Database Research SummariesSeedling Diseases: Biology, Management and Education
Soil-borne seedling and root diseases of soybean rank among the top four pathogen threats to soybean because their insidious nature makes them difficult to diagnose and control. It is nearly impossible to predict when they will take a heavy toll until it happens.
This project addresses critical limitations in identifying and managing seedling diseases. As a result of this research, producers and industry will see benefits in the form of rapid diagnostics and management recommendations. This will also help the soybean industry in the development of pesticides and resistant germplasm.
- Develop and deploy a panel of QPCR probes to identify and quantify fungal seedling pathogens of soybean.
- Curate the collection of fungal pathogens collected during the first phase of this project.
- Improve understanding of the biology of Rhizoctonia solani as a seedling pathogen of soybean. Characterize Rhizoctonia solani anastomosis groups affecting soybean seedlings throughout the U.S. Monitor shifts in fungicide sensitivity in Rhizoctonia solani populations. Identify host resistance to Rhizoctonia root rot.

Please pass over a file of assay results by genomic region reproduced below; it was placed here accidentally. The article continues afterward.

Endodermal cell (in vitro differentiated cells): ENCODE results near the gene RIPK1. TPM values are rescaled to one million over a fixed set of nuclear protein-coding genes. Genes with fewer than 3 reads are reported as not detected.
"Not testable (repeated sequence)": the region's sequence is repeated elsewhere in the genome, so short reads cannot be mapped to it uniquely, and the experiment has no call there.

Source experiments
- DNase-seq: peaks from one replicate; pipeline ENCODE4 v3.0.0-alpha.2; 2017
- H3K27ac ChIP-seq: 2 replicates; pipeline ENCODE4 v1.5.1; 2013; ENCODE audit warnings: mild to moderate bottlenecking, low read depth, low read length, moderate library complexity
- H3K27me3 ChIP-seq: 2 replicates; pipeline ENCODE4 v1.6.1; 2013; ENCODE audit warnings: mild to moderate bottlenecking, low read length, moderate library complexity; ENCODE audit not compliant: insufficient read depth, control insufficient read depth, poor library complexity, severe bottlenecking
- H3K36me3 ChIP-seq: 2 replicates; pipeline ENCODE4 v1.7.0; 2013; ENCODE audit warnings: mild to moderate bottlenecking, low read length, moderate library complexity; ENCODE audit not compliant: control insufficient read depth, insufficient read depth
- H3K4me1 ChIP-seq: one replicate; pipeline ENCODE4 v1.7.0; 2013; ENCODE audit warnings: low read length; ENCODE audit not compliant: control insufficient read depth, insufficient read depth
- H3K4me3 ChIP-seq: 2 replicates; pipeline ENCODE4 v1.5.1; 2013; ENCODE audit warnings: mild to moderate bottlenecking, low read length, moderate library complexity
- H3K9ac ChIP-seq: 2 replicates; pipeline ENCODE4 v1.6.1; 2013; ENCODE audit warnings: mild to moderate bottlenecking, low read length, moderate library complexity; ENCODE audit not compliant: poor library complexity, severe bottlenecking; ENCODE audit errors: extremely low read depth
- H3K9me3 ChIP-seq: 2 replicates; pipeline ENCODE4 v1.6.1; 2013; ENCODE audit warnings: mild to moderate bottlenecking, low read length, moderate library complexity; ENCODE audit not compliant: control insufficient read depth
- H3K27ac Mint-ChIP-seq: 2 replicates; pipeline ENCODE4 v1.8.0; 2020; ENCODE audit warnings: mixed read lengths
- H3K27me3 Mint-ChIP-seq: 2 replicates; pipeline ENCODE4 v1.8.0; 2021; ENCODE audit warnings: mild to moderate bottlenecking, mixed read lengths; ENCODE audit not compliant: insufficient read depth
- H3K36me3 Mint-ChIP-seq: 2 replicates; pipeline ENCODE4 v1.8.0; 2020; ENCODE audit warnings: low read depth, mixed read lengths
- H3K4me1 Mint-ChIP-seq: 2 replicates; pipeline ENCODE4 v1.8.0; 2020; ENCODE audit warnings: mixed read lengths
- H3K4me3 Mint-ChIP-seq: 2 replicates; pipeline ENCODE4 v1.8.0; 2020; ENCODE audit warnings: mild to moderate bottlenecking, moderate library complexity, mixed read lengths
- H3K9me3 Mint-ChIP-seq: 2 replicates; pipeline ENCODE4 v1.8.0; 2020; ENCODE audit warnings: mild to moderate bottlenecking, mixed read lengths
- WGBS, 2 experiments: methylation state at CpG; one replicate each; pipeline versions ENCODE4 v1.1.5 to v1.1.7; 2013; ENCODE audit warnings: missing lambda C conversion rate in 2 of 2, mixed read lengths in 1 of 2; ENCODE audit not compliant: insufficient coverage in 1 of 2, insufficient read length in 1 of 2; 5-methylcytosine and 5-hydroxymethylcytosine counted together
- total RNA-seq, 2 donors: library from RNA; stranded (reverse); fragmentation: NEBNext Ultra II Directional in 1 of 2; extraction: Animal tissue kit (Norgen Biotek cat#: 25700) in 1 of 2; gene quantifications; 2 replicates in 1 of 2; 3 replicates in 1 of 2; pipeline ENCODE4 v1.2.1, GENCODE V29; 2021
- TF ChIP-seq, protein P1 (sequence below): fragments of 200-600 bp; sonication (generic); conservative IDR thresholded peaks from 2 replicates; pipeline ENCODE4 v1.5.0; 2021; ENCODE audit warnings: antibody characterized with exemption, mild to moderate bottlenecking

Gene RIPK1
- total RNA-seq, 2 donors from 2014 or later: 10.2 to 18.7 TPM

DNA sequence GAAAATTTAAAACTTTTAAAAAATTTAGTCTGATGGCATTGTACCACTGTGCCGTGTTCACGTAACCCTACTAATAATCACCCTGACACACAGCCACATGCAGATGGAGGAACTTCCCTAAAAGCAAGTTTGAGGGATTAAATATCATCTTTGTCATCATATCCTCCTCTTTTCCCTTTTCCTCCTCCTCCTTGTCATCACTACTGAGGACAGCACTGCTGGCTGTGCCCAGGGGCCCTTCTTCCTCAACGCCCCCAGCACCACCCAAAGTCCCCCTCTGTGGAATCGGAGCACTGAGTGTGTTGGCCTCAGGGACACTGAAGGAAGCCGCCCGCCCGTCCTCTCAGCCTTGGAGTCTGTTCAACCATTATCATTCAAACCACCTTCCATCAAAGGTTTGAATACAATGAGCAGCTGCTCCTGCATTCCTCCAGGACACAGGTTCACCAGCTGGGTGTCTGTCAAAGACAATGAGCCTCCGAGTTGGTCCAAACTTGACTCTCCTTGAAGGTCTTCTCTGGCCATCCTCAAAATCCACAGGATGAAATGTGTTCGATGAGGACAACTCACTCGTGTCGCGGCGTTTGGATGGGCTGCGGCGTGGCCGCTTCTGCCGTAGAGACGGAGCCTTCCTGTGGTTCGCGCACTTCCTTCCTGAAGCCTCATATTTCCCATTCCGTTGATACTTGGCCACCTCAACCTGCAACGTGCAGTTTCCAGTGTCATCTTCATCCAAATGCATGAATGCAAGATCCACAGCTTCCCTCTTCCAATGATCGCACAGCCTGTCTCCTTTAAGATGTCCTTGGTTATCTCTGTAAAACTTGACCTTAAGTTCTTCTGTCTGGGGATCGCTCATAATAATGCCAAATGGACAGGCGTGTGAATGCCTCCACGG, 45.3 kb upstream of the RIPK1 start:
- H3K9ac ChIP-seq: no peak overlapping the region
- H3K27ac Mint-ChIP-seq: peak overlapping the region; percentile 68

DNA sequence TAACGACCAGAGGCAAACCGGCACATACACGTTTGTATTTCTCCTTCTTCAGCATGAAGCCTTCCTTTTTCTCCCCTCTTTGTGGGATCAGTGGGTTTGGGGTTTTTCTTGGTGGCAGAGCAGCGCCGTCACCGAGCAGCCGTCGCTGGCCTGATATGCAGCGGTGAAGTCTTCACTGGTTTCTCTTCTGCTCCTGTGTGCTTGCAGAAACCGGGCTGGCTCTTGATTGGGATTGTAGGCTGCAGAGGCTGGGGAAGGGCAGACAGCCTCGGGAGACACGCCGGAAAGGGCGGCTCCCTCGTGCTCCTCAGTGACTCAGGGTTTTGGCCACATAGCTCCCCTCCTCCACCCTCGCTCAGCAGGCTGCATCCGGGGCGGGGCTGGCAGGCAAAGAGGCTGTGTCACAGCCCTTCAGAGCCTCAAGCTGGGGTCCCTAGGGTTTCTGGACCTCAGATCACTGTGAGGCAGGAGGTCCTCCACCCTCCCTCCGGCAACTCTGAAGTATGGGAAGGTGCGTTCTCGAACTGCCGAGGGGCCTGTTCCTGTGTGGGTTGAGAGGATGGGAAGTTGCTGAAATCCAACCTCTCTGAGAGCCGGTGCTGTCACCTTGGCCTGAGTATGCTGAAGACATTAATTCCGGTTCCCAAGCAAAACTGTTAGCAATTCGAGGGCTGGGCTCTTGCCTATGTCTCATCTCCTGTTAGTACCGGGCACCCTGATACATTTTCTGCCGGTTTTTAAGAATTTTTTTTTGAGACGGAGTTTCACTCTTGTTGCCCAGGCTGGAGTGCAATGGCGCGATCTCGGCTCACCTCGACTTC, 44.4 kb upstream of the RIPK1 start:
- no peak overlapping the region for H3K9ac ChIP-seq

- Improve understanding of the biology of Fusarium as a seedling pathogen of soybean. Determine pathogenicity of Fusarium species and identify resistant germplasm.
- Improve understanding of the biology of Pythium as a seedling pathogen of soybean. Compare pathogenicity and fungicide sensitivity of Pythium species across the North Central region. Evaluate the effects of low temperature stress on soybean seedling susceptibility to disease and the contribution of seed treatments.
- Evaluate the effect of multiple pathogen interactions on seedling disease. Determine the impact of seed treatments on the interaction of seedling pathogens.
- Communicate research results with farmers and stakeholders
- An assay to determine the presence of Phytophthora in soil and plant roots has been developed and will likely be commercialized by a private diagnostic company. The kits can be used in the field with relatively simple equipment, with detection and identification being achieved in a matter of minutes. The commercialization of the Phytophthora assay will improve the in-field diagnosis capability of CCA’s and diagnostic services.
- Significant progress has been made in the development and deployment of a panel of molecular QPCR probes to identify and quantify fungal seedling pathogens of soybean. The probe panel can be used for fast identification and accurate quantification of key fungal seedling disease pathogens from soil, roots and plant stem. This will provide a powerful decision tool for farmers and researchers.
- Research soon to be published clearly demonstrates the need for multiple chemistry seed treatments for the management of mixed oomycete populations, such as Pythium and Phytophthora. This information can be used to refine seed treatment prescriptions based on a knowledge of the causal organisms.